Journal of Operational Risk

Modeling systemic operational risk in the Covid-19 pandemic

Patrick McConnell

  • The Covid-19 Pandemic was clearly a ‘Systemic Operational Risk Event’, impacting businesses, in particular financial institutions, around the world in the same dramatic ways.
  • However, the Pandemic did not evolve as classical epidemiology models predicted but instead the evolution of the pandemic was significantly affected by government interventions.
  • This paper introduces existing epidemiology models and describes how these models were impacted by various interventions.
  • The paper describes an innovative model, which includes the impacts of interventions, and expands on its implications for the Operational Risk community.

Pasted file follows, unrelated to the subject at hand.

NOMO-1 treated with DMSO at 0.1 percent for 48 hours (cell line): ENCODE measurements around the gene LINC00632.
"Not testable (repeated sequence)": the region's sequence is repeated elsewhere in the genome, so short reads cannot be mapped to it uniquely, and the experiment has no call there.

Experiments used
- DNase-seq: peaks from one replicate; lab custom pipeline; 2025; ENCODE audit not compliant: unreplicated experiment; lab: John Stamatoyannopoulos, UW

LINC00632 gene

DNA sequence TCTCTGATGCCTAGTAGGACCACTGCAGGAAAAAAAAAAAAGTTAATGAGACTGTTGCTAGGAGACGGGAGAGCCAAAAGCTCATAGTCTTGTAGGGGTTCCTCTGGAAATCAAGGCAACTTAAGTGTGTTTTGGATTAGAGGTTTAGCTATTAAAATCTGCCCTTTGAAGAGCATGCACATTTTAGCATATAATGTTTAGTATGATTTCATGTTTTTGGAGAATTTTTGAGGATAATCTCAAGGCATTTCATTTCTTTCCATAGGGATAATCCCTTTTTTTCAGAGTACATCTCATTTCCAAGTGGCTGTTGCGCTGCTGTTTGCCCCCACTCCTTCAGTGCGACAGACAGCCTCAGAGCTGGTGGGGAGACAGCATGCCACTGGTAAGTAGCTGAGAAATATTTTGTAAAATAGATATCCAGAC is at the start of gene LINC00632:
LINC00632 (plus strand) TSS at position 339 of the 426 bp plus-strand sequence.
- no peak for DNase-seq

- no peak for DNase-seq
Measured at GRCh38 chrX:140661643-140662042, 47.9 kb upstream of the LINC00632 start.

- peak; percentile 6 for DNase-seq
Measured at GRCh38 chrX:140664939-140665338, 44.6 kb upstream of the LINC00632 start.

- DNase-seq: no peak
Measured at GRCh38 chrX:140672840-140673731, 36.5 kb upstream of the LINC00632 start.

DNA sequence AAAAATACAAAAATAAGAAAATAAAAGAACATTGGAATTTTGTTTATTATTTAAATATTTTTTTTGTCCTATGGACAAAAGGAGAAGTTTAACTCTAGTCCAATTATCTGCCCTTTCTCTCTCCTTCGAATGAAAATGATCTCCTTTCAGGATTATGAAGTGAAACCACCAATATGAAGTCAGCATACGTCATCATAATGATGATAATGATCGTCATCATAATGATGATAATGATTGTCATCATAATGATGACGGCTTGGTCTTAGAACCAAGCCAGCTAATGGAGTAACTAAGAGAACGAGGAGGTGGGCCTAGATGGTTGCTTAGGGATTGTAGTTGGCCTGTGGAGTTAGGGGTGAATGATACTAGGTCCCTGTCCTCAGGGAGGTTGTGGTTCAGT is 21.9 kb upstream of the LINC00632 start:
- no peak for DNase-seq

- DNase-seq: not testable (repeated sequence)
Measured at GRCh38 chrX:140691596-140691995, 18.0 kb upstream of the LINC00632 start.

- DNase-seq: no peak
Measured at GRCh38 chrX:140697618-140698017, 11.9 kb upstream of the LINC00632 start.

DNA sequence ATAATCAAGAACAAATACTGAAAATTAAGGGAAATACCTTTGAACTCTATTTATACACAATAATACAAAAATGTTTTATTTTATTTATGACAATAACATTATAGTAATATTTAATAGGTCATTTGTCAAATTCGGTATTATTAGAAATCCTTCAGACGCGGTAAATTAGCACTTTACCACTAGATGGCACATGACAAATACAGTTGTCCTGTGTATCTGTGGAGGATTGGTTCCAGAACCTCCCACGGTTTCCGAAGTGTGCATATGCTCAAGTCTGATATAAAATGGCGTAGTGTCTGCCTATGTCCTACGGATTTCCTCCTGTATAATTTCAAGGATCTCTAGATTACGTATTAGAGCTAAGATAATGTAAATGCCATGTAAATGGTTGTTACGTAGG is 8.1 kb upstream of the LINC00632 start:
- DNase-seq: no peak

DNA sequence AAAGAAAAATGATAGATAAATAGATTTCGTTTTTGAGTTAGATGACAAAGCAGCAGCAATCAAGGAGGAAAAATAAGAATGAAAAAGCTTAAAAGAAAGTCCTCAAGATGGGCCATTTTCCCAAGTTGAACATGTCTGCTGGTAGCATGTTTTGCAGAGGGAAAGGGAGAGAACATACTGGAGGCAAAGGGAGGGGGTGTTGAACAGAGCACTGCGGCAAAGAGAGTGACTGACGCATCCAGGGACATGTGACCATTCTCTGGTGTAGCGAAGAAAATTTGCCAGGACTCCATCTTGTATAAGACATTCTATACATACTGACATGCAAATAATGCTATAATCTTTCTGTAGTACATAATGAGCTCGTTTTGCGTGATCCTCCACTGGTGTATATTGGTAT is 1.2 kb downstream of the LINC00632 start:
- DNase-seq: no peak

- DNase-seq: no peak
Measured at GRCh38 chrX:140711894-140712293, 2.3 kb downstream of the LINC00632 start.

The possibility of a global pandemic occurring suddenly has been known about for many years, and high-level, but vague, remedies and plans have been developed by national governments. However, the sheer ferocity of the novel SARS-CoV-2 virus, which appeared sometime in December 2019 in Wuhan, China, caught many governments and health services by surprise, and, in some cases, temporarily overwhelmed their medical systems. For two years, Covid-19, the disease caused by the virus, has ripped through vulnerable populations across the world, causing illness and death. Because the virus was novel, vulnerable populations had little to no immunity, and until suitable vaccines were developed, other, sometimes draconian, interventions such as border closures and lockdowns were implemented by health authorities and governments. The Covid-19 pandemic is clearly a systemic event, impacting businesses around the world, in particular financial institutions, in the same way. However, what is different are the operational interventions that governments have taken to address the evolution of the pandemic in their countries. So, the pandemic is an example of a systemic operational risk event, where the risks across the financial sector are similar, and interventions, driven by government directions, have a general, rather than local, impact. Some critical questions are raised. How do pandemics evolve? How did the Covid-19 pandemic evolve? How do specific government interventions impact the evolution of a pandemic? This paper addresses some of these questions from the perspective of operational risk management.

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